Home Business, Home Run
OWN - JANUARY/FEBRUARY 2011
No one needs to know your office is in your spare bedroom. Making your company seem larger than it is can help project a polished, established image for your home-based business. And it’s easier than you might think.
The home-based business landscape is changing.
Home-based businesses have long appealed to entrepreneurs seeking cost savings. But appearing as savvy as businesses with more capabilities was a challenge.
Now, with new services and technology, it’s simpler, faster and less expensive to compete with larger companies.
More people than ever see running a business from home as a viable option. Between 1999 and 2005, the number of self-employed people working exclusively from home leaped 25 percent, according to U.S. Census data. That’s the most recent data available, but anecdotal evidence points to an even bigger increase during the recent economic downturn, as small businesses looked for expense reductions and laid-off workers started new enterprises. About one quarter of businesses with employees operate primarily from home, according to NFIB senior research fellow Denny Dennis.
The growth is expected to continue as companies looking to stay lean rely more heavily on outsourcing to home-based businesses rather than hiring employees.
But even as the popularity of home-based businesses grows, the challenge of making it known that you’re not a fly-by-night operation remains. Often, appearing larger than you really are can help you come across as more stable and can reassure customers and prospects. We know that size has nothing to do with the quality of service you deliver, but it never hurts to appear well-established and professional.
“The perception of a larger business lends credence to a more substantial operation, whether it be more resources or more people,” says NFIB member Paul Anderson of Anderson Accounting Services LLC, a home-based accounting consultant in Sterling Heights, Mich.
From virtual offices to phone services, here’s how to make it happen—or how to work more efficiently, even if you’ve been running a home-based business for years.
First impressions matter. One key to making a lasting impact on customers is meeting them in a professional space, rather than inviting them into your spare bedroom or basement office.
NFIB member Paul Rux of Paul Rux Associates Inc., a Mount Horeb, Wis., company that does business consulting, project management and college business course planning, decided when he started his company that he would never invite clients into his home office—a living room he shares with his wife, who is an artist. Although Rux believes more people will work from home in the future, he says his customers still aren’t ready to accept it. “[Meeting in your home] looks like you can’t afford better,” he says. “It looks like you can’t be a part of the main-line economy.”
Instead, Rux often takes clients to a reserved meeting room at the University Club of Madison, where he is a member. “It’s a part of the image game…you want to send a message of quality,” he says. “It’s a way to brand yourself. It tells customers you value them.”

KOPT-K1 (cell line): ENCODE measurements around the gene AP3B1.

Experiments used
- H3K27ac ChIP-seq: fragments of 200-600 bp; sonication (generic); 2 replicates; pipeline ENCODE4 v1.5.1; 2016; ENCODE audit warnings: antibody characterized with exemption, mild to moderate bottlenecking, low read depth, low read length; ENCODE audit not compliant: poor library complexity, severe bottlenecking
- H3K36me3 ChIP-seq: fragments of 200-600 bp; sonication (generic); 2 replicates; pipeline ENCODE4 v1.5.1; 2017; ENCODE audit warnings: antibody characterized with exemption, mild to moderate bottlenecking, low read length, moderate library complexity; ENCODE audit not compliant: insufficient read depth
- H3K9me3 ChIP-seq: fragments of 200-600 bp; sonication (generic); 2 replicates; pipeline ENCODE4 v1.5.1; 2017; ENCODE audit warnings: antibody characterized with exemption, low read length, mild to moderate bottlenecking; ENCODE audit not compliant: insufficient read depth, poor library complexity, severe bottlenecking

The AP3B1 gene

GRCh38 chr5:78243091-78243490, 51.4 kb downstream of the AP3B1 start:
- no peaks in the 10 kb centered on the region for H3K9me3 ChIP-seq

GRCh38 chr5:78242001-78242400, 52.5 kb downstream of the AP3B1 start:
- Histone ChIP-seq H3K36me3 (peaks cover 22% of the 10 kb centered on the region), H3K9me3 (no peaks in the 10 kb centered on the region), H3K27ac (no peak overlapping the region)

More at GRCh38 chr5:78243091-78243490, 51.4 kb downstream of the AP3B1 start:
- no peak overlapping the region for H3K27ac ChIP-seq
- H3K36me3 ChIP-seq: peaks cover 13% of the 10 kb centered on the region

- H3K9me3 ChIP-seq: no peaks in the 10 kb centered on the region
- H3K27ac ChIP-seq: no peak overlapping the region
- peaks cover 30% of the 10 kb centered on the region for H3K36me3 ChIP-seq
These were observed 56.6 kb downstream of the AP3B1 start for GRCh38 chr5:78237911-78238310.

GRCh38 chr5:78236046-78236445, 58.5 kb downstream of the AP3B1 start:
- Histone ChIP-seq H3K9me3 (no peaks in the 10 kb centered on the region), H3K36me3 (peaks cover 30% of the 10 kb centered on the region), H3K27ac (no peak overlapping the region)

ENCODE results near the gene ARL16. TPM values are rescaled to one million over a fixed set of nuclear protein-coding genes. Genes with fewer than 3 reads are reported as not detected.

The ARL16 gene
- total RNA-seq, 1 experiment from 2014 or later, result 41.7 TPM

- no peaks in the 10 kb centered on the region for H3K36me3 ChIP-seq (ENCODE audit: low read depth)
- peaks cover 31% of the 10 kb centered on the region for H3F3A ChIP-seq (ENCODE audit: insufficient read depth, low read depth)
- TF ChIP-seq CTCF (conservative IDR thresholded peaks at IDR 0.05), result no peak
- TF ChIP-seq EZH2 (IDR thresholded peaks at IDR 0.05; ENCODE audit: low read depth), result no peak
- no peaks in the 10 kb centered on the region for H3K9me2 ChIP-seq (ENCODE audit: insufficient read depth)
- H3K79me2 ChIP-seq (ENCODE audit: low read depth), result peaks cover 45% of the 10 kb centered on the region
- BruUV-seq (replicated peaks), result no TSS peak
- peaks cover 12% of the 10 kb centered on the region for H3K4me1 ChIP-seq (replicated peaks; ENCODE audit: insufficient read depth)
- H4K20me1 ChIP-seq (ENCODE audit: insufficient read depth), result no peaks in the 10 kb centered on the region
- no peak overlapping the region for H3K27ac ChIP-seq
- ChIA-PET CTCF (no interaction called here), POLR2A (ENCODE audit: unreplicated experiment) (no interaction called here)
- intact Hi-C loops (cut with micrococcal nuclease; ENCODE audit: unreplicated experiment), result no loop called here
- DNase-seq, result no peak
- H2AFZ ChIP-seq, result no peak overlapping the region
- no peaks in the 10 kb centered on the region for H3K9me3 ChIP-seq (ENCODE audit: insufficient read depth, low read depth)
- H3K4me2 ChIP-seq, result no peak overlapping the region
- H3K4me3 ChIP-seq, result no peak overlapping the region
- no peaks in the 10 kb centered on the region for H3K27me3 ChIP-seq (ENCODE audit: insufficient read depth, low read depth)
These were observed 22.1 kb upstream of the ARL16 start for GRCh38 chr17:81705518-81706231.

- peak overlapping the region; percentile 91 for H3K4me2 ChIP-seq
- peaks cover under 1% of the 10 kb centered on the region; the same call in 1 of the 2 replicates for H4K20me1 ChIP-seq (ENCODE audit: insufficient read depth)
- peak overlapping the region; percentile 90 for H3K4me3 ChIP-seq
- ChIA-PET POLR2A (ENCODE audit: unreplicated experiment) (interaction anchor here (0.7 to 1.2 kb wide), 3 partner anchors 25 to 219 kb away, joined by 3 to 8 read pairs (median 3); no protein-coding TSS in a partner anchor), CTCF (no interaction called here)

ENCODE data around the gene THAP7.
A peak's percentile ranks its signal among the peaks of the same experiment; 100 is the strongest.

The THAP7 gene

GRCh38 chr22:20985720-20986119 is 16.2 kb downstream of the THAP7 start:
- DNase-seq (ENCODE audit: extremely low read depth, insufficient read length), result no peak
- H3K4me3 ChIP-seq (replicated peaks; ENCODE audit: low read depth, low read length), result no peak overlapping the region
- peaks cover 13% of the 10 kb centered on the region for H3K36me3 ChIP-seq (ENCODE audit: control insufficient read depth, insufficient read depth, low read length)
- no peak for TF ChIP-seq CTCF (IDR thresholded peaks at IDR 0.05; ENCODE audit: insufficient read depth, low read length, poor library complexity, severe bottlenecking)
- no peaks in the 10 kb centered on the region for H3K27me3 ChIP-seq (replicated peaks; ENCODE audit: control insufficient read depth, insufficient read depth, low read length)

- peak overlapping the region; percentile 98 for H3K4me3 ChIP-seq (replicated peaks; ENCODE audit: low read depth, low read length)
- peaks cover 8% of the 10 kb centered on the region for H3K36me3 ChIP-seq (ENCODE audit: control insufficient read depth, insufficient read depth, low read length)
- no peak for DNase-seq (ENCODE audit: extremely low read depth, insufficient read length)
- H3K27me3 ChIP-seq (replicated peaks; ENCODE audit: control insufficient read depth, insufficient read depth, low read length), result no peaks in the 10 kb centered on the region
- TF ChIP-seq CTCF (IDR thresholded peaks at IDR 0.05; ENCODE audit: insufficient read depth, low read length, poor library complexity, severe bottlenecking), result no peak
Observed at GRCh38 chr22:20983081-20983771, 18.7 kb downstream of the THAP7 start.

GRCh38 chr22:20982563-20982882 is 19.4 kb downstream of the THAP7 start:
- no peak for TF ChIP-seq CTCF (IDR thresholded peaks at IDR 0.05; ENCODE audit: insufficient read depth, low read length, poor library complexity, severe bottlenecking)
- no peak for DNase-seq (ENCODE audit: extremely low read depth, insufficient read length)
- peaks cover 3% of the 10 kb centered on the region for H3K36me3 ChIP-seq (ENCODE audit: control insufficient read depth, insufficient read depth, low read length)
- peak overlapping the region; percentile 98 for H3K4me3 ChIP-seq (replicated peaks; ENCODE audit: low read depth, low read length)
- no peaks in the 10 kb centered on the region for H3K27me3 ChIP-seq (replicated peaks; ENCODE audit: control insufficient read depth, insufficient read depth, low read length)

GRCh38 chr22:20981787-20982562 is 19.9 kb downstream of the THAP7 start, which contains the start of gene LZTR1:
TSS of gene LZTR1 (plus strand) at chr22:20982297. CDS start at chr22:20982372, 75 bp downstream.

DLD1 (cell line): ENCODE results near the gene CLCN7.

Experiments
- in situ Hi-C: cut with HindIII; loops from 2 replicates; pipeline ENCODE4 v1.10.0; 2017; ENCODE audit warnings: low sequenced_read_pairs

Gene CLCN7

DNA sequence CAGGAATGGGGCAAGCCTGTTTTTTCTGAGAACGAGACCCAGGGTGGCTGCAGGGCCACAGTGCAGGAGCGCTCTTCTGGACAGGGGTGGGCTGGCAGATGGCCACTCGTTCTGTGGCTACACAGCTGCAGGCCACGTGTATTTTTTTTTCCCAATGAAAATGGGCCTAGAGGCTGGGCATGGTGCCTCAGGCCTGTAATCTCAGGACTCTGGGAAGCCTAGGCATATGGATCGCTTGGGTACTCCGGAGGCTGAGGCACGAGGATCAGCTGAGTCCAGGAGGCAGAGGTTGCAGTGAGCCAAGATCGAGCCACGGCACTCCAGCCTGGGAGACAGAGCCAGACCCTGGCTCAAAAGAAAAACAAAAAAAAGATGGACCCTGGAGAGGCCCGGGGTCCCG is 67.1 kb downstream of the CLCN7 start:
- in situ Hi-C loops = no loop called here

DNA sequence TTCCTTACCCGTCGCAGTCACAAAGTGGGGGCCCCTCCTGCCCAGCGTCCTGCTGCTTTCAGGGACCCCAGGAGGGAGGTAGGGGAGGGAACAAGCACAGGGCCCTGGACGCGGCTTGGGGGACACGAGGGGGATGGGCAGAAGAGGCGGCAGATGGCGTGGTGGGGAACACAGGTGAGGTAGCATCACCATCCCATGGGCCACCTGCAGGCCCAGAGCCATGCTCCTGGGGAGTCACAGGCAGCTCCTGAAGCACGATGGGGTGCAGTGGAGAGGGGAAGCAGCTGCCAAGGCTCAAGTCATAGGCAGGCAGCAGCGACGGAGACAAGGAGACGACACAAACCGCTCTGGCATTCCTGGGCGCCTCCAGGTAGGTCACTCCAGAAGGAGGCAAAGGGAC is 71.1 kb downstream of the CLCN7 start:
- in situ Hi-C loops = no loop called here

For business owners who meet with customers frequently and need a more permanent office setting—or even want to appear as though they operate from that location—virtual offices provide the amenities of a real office. From solid wood conference tables to nice restrooms for clients, these spaces have the perks without the pricey rent.
Providers such as Regus Business Centers and Davinci Virtual give home-based businesses access to the services of an office suite for a monthly fee, which ranges from $100 to $300 depending on the location and services provided. These include access to a private office with a meeting room, a professional business address, mail collection and handling services, a live receptionist and access to technology-equipped conference rooms.
If all you need is an office or a meeting room on occasion, you can also rent one for an hourly, daily or half-daily fee. Websites like DavinciMeetingRooms.com can help you locate one. These services have thousands of national and international office spaces, which is ideal if your target market is in another city or country.
You may even be able to rent space from another local business owner. Katrina Harrell, CEO of YourSimple Bookkeeper, a Raleigh, N.C.-based business that provides bookkeeping and accounting services to micro-businesses, only needs to meet with clients on occasion, so a local therapy practice allows her to use a conference room for free. The space is set up so clients can’t tell it’s an alternative arrangement. “I wanted to be able to play in the same field as everyone else, and I’m making it possible to attract clients that I wouldn’t otherwise be able to attract,” she says.
Amplify Phone Power
Enhancing your phone service with a virtual phone system can not only help you appear larger, it also streamlines the way you manage calls.
Virtual phone systems like Grasshopper and RingCentral Mobile use technology known as Voice over Internet Protocol to manage your incoming calls. They link with your existing phone service to control incoming calls with automated greetings, multiple extensions and call forwarding to other landlines, cell phones and Internet numbers. They also provide toll-free numbers and local, national and sometimes international numbers that customers can call to reach the system. Once a customer selects an extension, the call is routed to your phone.
That means you can take a business call from your cell phone when you’re on the road—and the caller won’t know his or her call was forwarded to you. (You must already have a number through a phone service provider to set up a virtual system and to make outgoing calls.)
Harrell subscribed to a free trial of eVoice and was hooked. She found that the virtual phone system was ideal since she has clients in more than one city and plans to expand to more markets. She posts a toll-free number on her website, and two local numbers for the major cities where she has clients. When customers call, a recorded greeter answers the phone and prompts them to enter one of three extensions for various departments. Regardless of the extension they dial, Harrell picks up the phone. “It ensures our prospective clients [know] that we are a professional business,” she says.